BOSTON — Texas City Secretary Nick Finan was walking back toward the finish line when he heard the first explosion.
He was on his way to meet his wife after successfully completing his first Boston Marathon just 15 minutes earlier.
“When the explosion took place, I had just gotten my gear,” Finan said. “It sounded like a huge boom that echoed.”
Finan said he looked up, thinking it was thunder, but there was not a cloud in the sky. A second explosion rang out just seconds later, and soon after he was directed onto a subway and began heading out of the city.
Speaking on his wife’s cellphone from the airport about an hour after the explosion, Finan said that he, his wife, and two relatives who were in Boston with him were safe.
“Physically, we’re OK,” West said. “Mentally, we’re upset right now.”
It was not until he reached his hotel room later that Finan began to realize what was going on, and how close he came to being in danger, he said.
“My wife was about a block down from the finish,” he said, but she had left Boylston Street after he had crossed the finish line.
Finan said the area around the finish line was packed with people cheering the racers, thousands of whom were still on the course when the attacks happened.
“I just wouldn’t have imagined something like this happening,” he said.
Officials say two bombs killed 3 people and injured at least 140 others. The first explosion happened at about 3:15 p.m. on Boylston Street in Boston, just blocks away from the race’s finish line. Another blast occurred moments later, two blocks away.
Finan, who was running in his first Boston Marathon, said that Boston was on heightened alert.
“People are being warned to stay in their houses and hotels,” Finan said. “People are also being told not to go out in groups or be in large groups.”
Finan said airport security was also on heightened alert and that he and his wife were told to be at the airport very early today for a noon flight.
Finan was one of at least four local runners who were in the marathon on Monday. The Daily News confirmed Monday, to various extents, that they were safe.
League City’s Al West finished his first Boston Marathon in just more than three hour. He crossed the finish line at about 1:15 p.m., hours before the attack. He said he was on the Boston subway on the way to Logan International Airport around the time of the explosion.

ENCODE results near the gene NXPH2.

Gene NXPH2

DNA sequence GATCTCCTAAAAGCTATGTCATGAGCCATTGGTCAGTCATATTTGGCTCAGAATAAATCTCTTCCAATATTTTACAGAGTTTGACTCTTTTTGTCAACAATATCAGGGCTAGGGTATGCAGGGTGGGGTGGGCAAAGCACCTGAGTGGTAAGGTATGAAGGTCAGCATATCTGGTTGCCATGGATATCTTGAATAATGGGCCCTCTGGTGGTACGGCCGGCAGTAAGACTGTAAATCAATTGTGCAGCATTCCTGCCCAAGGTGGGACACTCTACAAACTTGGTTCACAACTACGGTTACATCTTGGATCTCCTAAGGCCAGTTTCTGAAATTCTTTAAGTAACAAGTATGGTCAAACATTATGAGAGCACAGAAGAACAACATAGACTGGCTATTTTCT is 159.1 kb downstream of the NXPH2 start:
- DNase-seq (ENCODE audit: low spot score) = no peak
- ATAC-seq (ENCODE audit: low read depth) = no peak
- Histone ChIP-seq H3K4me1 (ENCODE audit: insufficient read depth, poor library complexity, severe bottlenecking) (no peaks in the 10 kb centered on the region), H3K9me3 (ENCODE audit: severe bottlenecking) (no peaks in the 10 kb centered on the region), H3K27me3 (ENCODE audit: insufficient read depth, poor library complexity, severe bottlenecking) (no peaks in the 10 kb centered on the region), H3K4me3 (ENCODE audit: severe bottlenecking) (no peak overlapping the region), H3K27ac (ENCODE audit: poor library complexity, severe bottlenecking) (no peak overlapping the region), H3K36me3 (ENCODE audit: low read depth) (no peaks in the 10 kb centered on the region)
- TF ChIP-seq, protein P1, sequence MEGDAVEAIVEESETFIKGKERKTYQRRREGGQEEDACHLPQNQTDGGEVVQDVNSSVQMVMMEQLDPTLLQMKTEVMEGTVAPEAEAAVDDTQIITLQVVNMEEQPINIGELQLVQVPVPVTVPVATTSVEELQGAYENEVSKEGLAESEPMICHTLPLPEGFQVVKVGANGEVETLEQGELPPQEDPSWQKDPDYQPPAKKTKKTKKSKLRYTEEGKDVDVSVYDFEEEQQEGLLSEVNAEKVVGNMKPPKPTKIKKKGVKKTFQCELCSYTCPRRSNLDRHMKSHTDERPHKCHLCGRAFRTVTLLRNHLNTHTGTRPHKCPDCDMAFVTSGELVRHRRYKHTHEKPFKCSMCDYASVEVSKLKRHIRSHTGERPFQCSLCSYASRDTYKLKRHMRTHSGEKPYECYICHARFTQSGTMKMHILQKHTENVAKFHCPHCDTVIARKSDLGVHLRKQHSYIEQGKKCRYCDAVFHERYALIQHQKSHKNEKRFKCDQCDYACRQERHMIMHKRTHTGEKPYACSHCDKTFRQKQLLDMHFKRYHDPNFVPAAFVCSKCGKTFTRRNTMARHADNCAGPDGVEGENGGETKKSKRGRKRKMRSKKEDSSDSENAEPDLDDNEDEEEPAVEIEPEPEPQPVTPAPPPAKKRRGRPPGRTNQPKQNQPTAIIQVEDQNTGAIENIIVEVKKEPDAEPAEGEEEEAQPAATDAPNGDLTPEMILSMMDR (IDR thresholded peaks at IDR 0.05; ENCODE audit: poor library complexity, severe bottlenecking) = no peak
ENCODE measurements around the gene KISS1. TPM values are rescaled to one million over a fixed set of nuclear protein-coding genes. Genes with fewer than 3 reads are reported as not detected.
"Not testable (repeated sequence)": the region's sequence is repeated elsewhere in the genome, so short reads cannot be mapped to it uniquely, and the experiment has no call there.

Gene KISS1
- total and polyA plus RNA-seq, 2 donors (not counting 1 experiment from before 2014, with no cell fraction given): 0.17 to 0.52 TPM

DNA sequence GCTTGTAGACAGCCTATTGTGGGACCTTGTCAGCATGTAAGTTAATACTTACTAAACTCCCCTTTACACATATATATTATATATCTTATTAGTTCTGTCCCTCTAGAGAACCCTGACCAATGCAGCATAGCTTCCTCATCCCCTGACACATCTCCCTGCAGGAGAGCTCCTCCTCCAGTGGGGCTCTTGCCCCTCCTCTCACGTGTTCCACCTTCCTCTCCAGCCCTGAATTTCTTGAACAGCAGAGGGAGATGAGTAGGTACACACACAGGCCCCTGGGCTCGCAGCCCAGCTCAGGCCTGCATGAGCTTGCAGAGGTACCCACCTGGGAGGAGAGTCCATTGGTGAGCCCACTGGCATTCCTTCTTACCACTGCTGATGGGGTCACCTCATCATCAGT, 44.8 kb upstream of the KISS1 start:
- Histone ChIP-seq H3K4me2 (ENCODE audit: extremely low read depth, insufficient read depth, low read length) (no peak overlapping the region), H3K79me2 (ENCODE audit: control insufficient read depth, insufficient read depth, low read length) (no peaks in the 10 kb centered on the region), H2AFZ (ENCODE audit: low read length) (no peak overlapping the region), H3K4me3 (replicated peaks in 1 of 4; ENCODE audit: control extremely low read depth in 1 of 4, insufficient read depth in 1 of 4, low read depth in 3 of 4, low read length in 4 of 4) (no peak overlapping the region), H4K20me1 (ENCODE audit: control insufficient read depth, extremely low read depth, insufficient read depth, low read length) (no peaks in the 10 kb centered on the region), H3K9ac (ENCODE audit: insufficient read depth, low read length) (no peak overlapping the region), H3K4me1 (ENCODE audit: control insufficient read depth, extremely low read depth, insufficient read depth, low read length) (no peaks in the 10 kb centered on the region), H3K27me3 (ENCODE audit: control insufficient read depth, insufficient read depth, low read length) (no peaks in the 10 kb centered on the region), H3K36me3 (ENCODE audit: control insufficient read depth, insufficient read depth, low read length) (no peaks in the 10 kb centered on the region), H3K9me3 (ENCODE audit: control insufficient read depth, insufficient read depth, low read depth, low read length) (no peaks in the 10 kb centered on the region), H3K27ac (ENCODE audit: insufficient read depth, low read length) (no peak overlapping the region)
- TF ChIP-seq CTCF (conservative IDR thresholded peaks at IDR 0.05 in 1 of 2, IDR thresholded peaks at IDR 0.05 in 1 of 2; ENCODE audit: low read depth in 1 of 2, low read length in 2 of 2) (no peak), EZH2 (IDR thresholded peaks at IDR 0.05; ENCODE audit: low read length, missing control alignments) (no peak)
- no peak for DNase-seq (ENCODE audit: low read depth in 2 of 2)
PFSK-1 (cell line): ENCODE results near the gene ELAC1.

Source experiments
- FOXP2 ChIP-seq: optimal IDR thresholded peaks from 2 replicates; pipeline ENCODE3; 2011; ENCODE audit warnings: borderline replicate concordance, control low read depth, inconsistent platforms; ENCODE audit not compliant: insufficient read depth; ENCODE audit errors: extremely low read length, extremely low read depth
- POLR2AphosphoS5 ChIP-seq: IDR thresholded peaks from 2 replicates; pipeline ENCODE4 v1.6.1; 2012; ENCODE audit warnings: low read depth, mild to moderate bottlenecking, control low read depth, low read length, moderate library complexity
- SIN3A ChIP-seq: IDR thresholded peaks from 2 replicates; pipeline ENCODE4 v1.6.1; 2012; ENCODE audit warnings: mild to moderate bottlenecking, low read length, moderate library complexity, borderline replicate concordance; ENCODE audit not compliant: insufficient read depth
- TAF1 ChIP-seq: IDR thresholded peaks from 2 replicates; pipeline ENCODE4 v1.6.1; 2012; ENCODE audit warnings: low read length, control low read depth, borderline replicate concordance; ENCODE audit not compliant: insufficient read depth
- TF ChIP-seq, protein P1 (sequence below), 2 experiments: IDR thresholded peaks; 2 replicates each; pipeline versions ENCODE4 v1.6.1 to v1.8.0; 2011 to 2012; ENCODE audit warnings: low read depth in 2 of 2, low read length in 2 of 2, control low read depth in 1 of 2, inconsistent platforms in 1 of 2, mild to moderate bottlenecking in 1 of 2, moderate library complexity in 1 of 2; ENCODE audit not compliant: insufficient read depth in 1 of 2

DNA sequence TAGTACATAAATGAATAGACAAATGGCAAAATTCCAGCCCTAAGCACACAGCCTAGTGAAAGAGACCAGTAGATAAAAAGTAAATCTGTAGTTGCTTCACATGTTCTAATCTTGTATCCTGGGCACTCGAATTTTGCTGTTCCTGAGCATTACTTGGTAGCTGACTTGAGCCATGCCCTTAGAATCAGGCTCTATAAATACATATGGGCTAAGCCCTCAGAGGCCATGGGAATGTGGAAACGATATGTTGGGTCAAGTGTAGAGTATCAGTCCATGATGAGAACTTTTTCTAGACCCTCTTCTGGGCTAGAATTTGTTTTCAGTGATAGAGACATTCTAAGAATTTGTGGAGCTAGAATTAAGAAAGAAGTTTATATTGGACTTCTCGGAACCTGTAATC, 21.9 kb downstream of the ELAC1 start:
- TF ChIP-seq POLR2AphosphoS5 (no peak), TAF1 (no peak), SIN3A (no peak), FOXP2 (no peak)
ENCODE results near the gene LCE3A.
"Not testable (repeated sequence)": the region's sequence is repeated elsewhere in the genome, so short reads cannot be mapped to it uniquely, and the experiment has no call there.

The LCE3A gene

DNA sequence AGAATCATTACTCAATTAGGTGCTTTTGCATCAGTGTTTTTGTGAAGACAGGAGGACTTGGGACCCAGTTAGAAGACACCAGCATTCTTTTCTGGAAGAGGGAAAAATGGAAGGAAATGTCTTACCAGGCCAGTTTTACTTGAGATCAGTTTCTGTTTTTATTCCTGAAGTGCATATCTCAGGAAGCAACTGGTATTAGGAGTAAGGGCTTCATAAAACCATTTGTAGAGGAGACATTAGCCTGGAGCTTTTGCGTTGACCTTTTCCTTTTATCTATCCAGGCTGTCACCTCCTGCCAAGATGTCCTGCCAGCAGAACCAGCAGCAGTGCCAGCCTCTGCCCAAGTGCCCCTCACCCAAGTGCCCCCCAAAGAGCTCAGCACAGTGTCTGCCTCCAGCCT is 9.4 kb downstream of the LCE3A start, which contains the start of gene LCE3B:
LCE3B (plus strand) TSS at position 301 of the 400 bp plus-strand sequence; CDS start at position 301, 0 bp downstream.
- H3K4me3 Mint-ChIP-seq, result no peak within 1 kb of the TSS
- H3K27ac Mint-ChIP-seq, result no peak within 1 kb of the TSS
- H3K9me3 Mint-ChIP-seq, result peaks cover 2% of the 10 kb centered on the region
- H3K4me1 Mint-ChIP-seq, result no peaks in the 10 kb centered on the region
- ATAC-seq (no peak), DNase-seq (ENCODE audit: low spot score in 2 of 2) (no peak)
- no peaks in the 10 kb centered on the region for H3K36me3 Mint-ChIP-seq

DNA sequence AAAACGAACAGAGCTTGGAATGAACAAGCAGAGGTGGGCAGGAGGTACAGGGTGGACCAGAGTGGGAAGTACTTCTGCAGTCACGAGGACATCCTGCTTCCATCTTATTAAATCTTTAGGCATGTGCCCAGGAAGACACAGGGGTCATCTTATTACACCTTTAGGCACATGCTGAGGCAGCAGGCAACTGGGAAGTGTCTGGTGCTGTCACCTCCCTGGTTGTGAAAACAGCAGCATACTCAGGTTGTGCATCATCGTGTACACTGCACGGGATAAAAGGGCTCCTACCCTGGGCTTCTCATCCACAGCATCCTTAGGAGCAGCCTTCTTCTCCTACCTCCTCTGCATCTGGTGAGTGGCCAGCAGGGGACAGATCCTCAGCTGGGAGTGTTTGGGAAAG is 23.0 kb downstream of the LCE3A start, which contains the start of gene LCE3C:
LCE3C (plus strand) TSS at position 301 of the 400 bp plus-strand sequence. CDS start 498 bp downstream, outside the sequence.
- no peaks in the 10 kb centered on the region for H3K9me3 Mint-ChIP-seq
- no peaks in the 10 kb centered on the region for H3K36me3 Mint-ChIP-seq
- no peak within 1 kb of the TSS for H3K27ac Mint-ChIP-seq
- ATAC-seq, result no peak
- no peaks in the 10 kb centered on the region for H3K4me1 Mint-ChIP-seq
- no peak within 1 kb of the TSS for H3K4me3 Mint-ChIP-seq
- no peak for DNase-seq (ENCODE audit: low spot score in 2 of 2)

The Federal Aviation Administration grounded all flights in and out of Boston, and cellphone service was slowed by the increased volume of calls to the Boston area.
In a text message later in the evening, West said that lines at the airport security checks were extremely long and that dogs were sniffing travelers.
John Moyer, the husband of Friendswood city councilwoman Deirdre Brown, was safe and on his way to Hartford Monday night.
Brown said her husband finished the race shortly before the explosions.
“He heard the bombs, but did not know what it was until he heard about it on the radio as he drove to the airport,” Brown wrote in a Facebook message.
Brown said an assistant interrupted a legal meeting she was in to tell her about the explosions. She spent a difficult hour trying to reach her husband before she was able to get through.
Brown said she had gone to Boston with her husband last year, but this year decided not to take off work. She said here husband was in Boston alone
Another local woman, Laurie Petty, of Friendswood, was safe, but still separated from her family, according to a family friend.
Renee Bradshaw said she had spoken by phone with Joe Petty, who was in Boston with his wife, two children, mother-in-law and two other relatives. Bradshaw said the entire group was safe and had spoken to Laurie Petty by phone, but were still trying to find her in the city.
The marathon’s results website does not record a finishing time for Petty. Soon after the explosion, the race was canceled and runners were redirected to a Boston park.
A fifth local woman, Lizi Martin of Hitchcock, was registered to run in the race, according to the marathon’s records, but did not record any split times. The Daily News was unable to reach Martin or confirm she was in Boston during the race.
The Red Cross and Google had both set up websites for friends and family members attempting to find information on missing loved ones.
Mainland Editor T.J. Aulds contributed to this report.